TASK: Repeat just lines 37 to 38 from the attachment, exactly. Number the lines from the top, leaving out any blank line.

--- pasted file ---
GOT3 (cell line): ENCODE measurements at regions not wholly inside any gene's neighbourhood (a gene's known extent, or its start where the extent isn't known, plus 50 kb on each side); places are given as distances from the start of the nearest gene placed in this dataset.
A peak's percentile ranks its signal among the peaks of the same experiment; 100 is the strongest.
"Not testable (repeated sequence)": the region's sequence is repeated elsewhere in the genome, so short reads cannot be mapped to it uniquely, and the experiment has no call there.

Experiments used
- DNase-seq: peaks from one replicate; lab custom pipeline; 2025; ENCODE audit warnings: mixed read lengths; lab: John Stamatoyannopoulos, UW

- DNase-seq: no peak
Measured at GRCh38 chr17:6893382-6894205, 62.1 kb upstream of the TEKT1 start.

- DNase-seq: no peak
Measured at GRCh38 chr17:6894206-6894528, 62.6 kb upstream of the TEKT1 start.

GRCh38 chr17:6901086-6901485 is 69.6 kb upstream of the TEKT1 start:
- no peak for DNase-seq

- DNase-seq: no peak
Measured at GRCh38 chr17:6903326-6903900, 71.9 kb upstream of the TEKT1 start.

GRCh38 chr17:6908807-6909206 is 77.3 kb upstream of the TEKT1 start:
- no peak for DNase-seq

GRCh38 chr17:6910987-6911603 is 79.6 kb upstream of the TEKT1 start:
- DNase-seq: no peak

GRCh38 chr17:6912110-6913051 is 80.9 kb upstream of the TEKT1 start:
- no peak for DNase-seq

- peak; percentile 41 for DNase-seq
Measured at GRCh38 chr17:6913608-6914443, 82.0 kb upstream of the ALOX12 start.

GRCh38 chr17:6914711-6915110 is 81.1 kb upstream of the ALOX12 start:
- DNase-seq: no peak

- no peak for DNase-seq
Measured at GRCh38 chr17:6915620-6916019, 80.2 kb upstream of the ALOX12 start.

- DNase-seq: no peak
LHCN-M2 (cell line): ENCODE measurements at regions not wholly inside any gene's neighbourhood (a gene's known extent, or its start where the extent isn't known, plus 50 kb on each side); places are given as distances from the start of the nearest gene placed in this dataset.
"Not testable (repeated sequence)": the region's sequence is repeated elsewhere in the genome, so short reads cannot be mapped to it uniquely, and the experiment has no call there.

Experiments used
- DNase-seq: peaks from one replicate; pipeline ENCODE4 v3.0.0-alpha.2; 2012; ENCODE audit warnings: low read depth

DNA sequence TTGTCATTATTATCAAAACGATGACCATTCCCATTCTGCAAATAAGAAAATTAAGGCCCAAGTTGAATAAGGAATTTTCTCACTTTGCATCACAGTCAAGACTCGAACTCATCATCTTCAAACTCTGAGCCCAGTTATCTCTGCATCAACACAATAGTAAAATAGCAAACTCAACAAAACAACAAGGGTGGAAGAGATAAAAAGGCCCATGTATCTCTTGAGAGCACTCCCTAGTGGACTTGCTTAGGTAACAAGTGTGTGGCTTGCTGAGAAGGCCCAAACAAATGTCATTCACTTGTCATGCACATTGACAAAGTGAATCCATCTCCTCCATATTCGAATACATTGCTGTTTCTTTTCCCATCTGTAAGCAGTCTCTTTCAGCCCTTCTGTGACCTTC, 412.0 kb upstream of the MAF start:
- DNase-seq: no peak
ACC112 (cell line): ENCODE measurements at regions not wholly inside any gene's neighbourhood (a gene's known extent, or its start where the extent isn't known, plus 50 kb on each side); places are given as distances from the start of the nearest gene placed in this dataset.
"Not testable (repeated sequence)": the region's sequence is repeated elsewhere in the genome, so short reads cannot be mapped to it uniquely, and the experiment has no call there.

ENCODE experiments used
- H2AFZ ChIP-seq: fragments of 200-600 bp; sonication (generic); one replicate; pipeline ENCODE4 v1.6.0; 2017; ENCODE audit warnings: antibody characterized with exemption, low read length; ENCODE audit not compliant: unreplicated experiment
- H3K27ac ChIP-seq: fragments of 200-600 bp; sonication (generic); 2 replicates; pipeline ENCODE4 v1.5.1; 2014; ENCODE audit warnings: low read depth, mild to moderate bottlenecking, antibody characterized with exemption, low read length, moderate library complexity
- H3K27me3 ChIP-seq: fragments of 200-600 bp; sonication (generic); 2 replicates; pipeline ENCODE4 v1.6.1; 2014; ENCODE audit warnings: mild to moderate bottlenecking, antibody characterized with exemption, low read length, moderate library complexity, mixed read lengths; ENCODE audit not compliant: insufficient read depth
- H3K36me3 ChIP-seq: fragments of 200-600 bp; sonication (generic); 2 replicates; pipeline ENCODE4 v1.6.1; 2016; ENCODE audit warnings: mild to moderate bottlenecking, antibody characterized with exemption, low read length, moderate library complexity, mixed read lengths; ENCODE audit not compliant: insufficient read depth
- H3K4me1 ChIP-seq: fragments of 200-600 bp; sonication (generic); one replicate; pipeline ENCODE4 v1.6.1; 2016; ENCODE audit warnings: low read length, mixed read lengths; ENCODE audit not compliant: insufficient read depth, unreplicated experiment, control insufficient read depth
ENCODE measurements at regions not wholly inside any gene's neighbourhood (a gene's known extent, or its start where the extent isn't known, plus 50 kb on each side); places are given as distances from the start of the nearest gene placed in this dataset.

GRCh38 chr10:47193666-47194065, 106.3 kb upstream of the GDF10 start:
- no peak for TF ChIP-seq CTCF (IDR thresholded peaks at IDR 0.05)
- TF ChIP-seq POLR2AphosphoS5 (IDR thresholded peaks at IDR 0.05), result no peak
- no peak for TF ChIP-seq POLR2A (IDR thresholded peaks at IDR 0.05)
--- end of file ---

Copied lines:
- H3K27ac ChIP-seq: fragments of 200-600 bp; sonication (generic); 2 replicates; pipeline ENCODE4 v1.5.1; 2014; ENCODE audit warnings: low read depth, mild to moderate bottlenecking, antibody characterized with exemption, low read length, moderate library complexity
- H3K27me3 ChIP-seq: fragments of 200-600 bp; sonication (generic); 2 replicates; pipeline ENCODE4 v1.6.1; 2014; ENCODE audit warnings: mild to moderate bottlenecking, antibody characterized with exemption, low read length, moderate library complexity, mixed read lengths; ENCODE audit not compliant: insufficient read depth